On the face of it, the practice of Ashtanga Yoga seems like it is progressive. And it is. The asanas, as we go further into each series, get progressively more physically demanding. The names of the different series’ even support that. Primary series, intermediate and advanced A, B, C, and D.
So, if it’s a progressive system, how long does it take to get to the end? And what are the rewards of getting further through the series?
The truth is that it doesn’t work in this linear way at all. Quite the opposite in fact. A complete beginner to the practice is just as likely to experience yoga (defined as the stopping of all thoughts) as a student who has been practising for a long time. The beginner might not identify the experience in the same way as the ‘advanced’ student, but the experience is the same.
As an aside, there is a famous concept from Zen Buddhism called beginner’s mind. The idea is that, in the mind of an expert in any field, the possible outcomes of any action or stimulus are mostly predictable. The expert thinks “I have done/seen/experienced this a thousand times and I know what’s going to happen next”. In the mind of the beginner, however, the possibilities are endless. Not having any frame of reference for a particular experience means that we can fully participate in the experience without expectation of the outcome. We are encouraged to try to adopt this beginner’s mind. In other words, to live without expectation.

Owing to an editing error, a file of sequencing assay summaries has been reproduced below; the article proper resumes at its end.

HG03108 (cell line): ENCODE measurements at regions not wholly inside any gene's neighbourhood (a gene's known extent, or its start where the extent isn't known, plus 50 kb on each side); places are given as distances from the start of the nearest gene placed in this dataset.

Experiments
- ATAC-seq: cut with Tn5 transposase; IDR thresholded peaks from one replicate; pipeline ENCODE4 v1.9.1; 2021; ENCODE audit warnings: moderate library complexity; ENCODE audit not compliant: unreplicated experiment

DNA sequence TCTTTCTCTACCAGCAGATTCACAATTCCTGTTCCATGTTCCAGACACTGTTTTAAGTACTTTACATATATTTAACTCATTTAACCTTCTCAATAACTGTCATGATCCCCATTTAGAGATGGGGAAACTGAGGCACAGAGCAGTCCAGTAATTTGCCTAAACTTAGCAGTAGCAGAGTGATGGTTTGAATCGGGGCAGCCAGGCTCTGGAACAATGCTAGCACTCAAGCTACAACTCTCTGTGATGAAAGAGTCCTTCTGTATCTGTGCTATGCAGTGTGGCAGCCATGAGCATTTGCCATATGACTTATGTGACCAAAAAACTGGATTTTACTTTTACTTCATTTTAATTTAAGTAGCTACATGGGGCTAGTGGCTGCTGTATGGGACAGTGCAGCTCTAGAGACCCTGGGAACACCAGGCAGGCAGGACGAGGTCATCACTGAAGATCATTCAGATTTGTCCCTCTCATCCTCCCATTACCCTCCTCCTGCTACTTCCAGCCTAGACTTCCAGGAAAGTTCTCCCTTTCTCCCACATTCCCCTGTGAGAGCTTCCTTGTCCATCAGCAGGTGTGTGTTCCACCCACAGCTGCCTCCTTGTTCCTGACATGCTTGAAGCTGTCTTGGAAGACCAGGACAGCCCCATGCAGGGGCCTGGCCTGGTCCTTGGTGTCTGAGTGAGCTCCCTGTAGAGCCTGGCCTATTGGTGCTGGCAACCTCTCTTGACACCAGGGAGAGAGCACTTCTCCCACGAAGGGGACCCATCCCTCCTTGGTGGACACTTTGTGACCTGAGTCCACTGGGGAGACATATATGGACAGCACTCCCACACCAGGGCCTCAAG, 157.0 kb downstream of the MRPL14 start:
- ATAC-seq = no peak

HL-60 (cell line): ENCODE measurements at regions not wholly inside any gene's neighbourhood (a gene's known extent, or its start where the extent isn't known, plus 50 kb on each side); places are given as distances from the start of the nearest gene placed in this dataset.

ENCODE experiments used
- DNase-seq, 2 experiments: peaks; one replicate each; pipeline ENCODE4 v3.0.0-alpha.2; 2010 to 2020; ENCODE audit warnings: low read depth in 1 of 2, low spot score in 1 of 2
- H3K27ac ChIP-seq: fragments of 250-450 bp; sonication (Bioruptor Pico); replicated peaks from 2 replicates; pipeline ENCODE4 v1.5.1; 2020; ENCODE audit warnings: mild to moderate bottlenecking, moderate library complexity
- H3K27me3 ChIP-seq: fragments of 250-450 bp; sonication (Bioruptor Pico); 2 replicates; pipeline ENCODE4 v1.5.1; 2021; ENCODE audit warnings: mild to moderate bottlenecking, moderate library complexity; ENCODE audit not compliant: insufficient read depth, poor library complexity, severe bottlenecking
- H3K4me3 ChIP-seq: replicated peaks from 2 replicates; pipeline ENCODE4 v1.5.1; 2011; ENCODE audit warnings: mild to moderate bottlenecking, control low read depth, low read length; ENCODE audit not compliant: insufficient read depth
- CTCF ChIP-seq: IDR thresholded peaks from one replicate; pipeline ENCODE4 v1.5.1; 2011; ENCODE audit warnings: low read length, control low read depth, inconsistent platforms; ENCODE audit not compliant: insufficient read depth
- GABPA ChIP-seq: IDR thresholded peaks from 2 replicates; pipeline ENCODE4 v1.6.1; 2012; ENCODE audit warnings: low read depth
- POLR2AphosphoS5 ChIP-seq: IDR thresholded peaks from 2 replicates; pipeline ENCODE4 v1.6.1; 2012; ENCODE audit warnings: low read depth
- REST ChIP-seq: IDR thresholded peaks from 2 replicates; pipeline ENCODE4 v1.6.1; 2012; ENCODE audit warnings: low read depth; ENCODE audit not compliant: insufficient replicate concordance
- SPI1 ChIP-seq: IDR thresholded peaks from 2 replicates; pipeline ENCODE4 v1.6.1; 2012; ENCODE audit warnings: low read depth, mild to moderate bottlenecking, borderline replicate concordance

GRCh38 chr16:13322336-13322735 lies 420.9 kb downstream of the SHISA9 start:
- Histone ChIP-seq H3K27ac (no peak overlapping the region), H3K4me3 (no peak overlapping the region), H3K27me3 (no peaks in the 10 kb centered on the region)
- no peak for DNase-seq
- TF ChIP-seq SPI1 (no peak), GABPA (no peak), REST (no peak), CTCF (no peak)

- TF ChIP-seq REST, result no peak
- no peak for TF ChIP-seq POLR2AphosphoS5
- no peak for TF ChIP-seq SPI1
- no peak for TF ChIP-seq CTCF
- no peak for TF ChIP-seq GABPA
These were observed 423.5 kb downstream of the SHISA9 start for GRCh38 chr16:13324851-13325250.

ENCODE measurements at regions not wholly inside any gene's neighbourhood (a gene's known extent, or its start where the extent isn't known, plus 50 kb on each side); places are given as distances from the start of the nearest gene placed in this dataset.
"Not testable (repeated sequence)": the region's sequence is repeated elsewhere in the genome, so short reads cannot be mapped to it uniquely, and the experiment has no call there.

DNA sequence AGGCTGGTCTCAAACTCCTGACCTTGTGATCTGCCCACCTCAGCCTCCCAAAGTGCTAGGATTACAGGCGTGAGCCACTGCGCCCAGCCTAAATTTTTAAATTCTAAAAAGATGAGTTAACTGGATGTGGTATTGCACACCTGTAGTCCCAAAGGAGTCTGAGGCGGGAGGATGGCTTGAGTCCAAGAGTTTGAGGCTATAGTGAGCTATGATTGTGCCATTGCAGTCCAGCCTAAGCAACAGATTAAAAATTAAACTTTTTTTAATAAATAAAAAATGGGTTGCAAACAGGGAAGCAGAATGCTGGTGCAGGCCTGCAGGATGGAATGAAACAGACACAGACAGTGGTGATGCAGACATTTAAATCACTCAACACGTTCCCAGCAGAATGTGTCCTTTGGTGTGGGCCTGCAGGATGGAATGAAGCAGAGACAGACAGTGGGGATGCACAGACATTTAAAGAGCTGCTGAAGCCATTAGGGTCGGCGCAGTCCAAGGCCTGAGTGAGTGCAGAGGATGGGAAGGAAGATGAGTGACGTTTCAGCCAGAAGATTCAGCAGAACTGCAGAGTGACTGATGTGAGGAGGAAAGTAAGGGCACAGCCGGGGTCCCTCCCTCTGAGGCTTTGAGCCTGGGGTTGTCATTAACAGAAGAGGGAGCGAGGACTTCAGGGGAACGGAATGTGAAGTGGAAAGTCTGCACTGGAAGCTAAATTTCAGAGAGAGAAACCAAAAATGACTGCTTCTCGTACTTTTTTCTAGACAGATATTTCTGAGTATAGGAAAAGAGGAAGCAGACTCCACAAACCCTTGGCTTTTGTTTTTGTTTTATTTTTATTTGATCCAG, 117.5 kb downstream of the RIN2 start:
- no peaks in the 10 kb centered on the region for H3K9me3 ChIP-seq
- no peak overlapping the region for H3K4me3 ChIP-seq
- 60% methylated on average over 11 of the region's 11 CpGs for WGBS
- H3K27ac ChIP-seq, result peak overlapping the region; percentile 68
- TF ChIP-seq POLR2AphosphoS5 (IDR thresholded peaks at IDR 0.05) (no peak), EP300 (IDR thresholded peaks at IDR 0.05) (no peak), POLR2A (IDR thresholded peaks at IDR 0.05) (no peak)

Getting back to the ashtanga practice, we can be fooled into thinking that an expert, or an advanced student, or your teacher (what I’m trying to say is; anyone who can do more asanas than you can, or can perform the asanas like you saw Kino McGregor doing them on youtube) can tap in to this experience of yoga much more readily than you.
This is not true.
The experience of yoga (stopping the mind, remember) is an experience which is deeply rooted in the present moment. The asanas are just a method to cultivate this. They are designed as a distraction for the mind, so that it discontinues its normal thought patterns. In the same way as some mindfulness practitioners meditate on the flow of breath in the body, or transcendental meditators meditate on a mantra, ashtanga practitioners meditate on the asanas.
The reason they get progressively more difficult is so that the mind doesn’t creep back in once the particular asana upon which you are meditating becomes easy (or easier anyway). Or, in other words, the series’ progress in difficulty in order to make sure that the student is always operating at the limit of his/her physical capability. In that way, complete concentration is required to perform the asanas.
It is only afterwards that we realise our minds stopped just for an instant. And that is yoga.
The beginner trying to touch his toes is having the exact same experience as the long-term practitioner trying to balance on one arm. The experience of yoga is just as readily available whether it’s your first time on a yoga mat or your ten thousandth.
So there is no pot of gold at the end of the sixth series. The gold is in each individual breath, if only we can bring our one-pointed attention there.
I came across two clips which illustrate this point much more effectively than I can. Neither are overtly related to yoga practice. They both agree, though, that it is the journey, not the destination, which is important.
“Don’t hurry” – Pattabhi Jois and Sharath Jois